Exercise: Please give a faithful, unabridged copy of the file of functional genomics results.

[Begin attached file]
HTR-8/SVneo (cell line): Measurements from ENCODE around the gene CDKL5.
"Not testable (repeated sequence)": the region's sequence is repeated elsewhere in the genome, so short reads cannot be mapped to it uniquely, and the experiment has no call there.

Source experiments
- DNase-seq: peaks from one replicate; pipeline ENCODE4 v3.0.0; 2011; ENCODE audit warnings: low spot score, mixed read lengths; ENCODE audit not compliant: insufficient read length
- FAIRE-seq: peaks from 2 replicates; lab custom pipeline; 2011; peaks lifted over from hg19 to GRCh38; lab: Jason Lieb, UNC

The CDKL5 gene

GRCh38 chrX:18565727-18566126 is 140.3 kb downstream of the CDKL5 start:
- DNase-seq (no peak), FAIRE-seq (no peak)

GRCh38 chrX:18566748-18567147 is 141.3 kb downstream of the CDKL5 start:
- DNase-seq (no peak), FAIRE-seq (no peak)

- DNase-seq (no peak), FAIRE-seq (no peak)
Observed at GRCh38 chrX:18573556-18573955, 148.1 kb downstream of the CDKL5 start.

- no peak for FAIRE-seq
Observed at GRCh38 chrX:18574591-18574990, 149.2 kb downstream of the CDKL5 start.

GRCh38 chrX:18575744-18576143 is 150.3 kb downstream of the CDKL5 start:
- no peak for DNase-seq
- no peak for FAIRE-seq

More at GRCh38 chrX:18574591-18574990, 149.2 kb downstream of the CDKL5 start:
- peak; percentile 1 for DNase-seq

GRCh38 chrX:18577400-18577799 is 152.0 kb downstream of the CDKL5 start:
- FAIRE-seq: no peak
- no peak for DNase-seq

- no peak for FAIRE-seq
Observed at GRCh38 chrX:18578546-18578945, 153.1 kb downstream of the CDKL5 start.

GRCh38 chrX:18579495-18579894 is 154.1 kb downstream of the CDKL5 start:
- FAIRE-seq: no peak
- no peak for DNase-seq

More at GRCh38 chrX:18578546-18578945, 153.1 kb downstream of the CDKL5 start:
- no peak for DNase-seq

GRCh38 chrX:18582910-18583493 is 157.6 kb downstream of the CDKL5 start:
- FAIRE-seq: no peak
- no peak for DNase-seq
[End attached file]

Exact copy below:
HTR-8/SVneo (cell line): Measurements from ENCODE around the gene CDKL5.
"Not testable (repeated sequence)": the region's sequence is repeated elsewhere in the genome, so short reads cannot be mapped to it uniquely, and the experiment has no call there.

Source experiments
- DNase-seq: peaks from one replicate; pipeline ENCODE4 v3.0.0; 2011; ENCODE audit warnings: low spot score, mixed read lengths; ENCODE audit not compliant: insufficient read length
- FAIRE-seq: peaks from 2 replicates; lab custom pipeline; 2011; peaks lifted over from hg19 to GRCh38; lab: Jason Lieb, UNC

The CDKL5 gene

GRCh38 chrX:18565727-18566126 is 140.3 kb downstream of the CDKL5 start:
- DNase-seq (no peak), FAIRE-seq (no peak)

GRCh38 chrX:18566748-18567147 is 141.3 kb downstream of the CDKL5 start:
- DNase-seq (no peak), FAIRE-seq (no peak)

- DNase-seq (no peak), FAIRE-seq (no peak)
Observed at GRCh38 chrX:18573556-18573955, 148.1 kb downstream of the CDKL5 start.

- no peak for FAIRE-seq
Observed at GRCh38 chrX:18574591-18574990, 149.2 kb downstream of the CDKL5 start.

GRCh38 chrX:18575744-18576143 is 150.3 kb downstream of the CDKL5 start:
- no peak for DNase-seq
- no peak for FAIRE-seq

More at GRCh38 chrX:18574591-18574990, 149.2 kb downstream of the CDKL5 start:
- peak; percentile 1 for DNase-seq

GRCh38 chrX:18577400-18577799 is 152.0 kb downstream of the CDKL5 start:
- FAIRE-seq: no peak
- no peak for DNase-seq

- no peak for FAIRE-seq
Observed at GRCh38 chrX:18578546-18578945, 153.1 kb downstream of the CDKL5 start.

GRCh38 chrX:18579495-18579894 is 154.1 kb downstream of the CDKL5 start:
- FAIRE-seq: no peak
- no peak for DNase-seq

More at GRCh38 chrX:18578546-18578945, 153.1 kb downstream of the CDKL5 start:
- no peak for DNase-seq

GRCh38 chrX:18582910-18583493 is 157.6 kb downstream of the CDKL5 start:
- FAIRE-seq: no peak
- no peak for DNase-seq